Three Biggest Pay Gaps Between CEO, Workers Belong to Women

Stay current on changes and developments in corporate law with a wide variety of resources and tools.

By Andrea Vittorio

There’s a different kind of pay gap for the women atop Weight Watchers International Inc., Mattel Inc., and Abercrombie & Fitch Co.

It’s between them and their rank-and-file workers.

Companies are reporting for the first time this year ratios comparing the CEO’s pay to that of the median employee. The three biggest pay ratios so far are at these three companies run by women, according to a ranking of companies in the Russell 3000 index by researcher Proxy Insight.

Topping the list is Weight Watchers CEO Mindy Grossman, who in her first year leading the company got paid 5,908 times more than the median. Mattel’s now-former CEO Margo Georgiadis ranked second, with a ratio of 4,987-to-1. Abercrombie & Fitch’s CEO Fran Horowitz has the third-highest ratio in the index at 3,431-to-1.

Female chief executives are rare to begin with, according to governance data provider Equilar Inc. Women represent less than 5 percent of all CEOs in the Russell 3000 index, Equilar data show.

“I don’t think it’s fair to say in any way, shape, or form that it’s because they’re women,” Dan Marcec, Equilar’s director of content and communications, told Bloomberg Law.

Their ratios are so high in part because all three women were new to their CEO jobs last year, so they each got signing bonuses that temporarily pushed up their pay. All three companies also employ mostly low-wage workers, which affects the other side of the pay ratio.

Workforce Makeup

Almost two-thirds of Russell 3000 companies have made their pay ratio disclosures as of Proxy Insight’s April 30 analysis. The reporting is required under part of the post-financial crisis Dodd-Frank law.

Companies like Weight Watchers, Mattel, and Abercrombie & Fitch would have a high pay ratio regardless of who their CEO is because of the makeup of their workforce, Marcec said.

More than half of Mattel’s global workforce is in manufacturing, mostly outside the U.S., where wages are much lower, the company said in its disclosure. The Barbie maker’s median employee worked in a factory in Malaysia and got paid $6,271.

The CEO, Georgiadis, meanwhile made more than $31 million, including a one-time hiring award that skewed her pay higher. Mattel reported another ratio that didn’t include the equity grants she received in relation to her hiring. That ratio was 1,527 to 1.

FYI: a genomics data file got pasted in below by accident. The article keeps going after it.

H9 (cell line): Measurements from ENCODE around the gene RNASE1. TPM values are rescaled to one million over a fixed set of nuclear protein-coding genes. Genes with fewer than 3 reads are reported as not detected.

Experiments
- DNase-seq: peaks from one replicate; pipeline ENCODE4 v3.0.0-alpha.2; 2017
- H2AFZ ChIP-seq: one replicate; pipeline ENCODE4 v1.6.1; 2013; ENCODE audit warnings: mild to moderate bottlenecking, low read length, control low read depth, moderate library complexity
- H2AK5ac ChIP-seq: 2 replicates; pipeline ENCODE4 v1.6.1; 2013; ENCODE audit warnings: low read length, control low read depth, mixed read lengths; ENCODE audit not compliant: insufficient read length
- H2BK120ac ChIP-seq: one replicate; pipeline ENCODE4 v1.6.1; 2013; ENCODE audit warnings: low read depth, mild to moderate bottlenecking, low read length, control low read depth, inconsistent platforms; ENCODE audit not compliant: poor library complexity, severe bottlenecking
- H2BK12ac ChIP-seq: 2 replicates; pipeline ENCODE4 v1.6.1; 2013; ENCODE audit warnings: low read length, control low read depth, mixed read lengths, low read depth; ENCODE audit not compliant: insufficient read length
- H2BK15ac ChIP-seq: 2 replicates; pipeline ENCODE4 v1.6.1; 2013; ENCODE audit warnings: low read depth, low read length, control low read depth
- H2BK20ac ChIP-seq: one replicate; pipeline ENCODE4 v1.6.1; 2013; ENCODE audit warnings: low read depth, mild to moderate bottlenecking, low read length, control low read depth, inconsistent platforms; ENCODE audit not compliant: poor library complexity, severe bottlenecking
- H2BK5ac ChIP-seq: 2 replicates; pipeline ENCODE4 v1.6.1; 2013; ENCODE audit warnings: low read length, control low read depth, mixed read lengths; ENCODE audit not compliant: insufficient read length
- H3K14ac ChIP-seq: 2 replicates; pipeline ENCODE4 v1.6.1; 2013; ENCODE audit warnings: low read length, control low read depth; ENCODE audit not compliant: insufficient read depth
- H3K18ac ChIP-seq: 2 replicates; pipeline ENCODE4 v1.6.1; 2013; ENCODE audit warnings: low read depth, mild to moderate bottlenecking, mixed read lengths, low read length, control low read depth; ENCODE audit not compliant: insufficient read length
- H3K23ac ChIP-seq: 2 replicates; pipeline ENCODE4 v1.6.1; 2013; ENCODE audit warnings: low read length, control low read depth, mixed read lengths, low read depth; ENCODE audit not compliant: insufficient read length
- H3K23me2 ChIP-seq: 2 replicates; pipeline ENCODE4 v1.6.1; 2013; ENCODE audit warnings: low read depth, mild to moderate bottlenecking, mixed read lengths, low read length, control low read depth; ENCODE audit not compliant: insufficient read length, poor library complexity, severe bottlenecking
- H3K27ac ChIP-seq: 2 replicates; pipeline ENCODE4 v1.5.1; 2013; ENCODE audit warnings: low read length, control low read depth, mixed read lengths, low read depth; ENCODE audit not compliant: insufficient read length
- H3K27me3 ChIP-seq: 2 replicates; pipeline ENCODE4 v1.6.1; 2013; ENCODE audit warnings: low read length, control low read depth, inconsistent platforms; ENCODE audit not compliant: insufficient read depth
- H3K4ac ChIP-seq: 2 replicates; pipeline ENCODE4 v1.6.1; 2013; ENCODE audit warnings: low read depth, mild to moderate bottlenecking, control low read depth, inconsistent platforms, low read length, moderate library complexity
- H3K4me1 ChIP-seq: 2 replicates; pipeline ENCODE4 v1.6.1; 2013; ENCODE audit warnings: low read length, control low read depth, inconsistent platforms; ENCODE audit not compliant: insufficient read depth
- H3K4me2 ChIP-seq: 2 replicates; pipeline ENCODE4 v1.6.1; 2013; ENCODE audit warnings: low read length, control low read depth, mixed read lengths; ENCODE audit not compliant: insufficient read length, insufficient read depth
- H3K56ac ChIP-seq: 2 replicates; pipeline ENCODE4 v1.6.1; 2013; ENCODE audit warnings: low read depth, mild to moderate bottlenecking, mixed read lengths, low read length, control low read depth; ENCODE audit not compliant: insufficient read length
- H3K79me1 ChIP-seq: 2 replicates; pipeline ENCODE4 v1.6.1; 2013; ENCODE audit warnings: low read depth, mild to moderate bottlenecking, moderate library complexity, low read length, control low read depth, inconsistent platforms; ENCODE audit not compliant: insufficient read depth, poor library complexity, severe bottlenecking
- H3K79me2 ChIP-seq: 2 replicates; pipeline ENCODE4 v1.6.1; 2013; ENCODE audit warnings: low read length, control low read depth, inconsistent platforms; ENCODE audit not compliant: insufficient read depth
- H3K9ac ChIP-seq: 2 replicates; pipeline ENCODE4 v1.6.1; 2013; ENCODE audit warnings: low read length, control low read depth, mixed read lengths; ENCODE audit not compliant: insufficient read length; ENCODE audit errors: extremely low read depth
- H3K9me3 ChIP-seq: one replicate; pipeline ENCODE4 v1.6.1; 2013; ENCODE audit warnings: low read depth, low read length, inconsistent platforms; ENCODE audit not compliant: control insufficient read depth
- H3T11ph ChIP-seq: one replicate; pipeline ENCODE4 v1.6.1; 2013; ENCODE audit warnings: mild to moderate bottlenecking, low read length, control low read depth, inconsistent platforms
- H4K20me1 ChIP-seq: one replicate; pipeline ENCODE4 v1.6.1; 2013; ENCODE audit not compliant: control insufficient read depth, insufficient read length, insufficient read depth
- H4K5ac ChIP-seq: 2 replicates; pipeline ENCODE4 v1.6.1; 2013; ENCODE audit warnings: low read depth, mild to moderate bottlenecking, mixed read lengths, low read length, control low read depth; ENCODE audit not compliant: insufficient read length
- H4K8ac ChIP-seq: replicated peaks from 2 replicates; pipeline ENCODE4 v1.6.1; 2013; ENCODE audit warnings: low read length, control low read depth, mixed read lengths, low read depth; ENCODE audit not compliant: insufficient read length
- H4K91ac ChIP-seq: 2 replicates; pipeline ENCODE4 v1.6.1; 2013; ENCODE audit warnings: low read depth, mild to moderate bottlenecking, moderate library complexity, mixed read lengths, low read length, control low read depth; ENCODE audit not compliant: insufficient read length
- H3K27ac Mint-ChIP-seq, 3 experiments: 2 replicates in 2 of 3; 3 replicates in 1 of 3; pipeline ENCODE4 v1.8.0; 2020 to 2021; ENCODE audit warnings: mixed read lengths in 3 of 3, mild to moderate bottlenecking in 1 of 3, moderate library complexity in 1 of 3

Georgiadis led Mattel for about a year before leaving to become CEO of the company behind

Retail Workers

At Weight Watchers, Grossman’s pay package likewise included a one-time equity award valued at $26.3 million, partly meant to replace deferred compensation she forfeited by leaving her previous job running shopping network HSN Inc.

Another reason Weight Watchers’ pay ratio is high is that the majority of its employees are part time and work less than three meetings a week, the company said in its disclosure. Its median employee got paid $6,013.

Ratios are also expected to be higher in industries like retail that rely on part-time and seasonal workers. That’s the case for clothing retailer Abercrombie & Fitch.

The company said its median employee, who earned $2,991, goes to school full time and works part time for an average of seven hours per week, nine months of the year. Many of the students who staff its stores are among Abercrombie & Fitch’s core customer demographic, it said.

“I remember making that in college,” Marcec said, adding that the ratio “doesn’t really tell you much about Abercrombie & Fitch’s corporate workforce or their full-time store employees.”

About one-third of Horowitz’s more-than-$10 million CEO pay package at Abercrombie & Fitch came from stock she got for being promoted to CEO last year.

To contact the reporter on this story: Andrea Vittorio in Washington at

To contact the editor responsible for this story: Fawn Johnson at

Copyright © 2018 The Bureau of National Affairs, Inc. All Rights Reserved.

Request Corporate on Bloomberg Law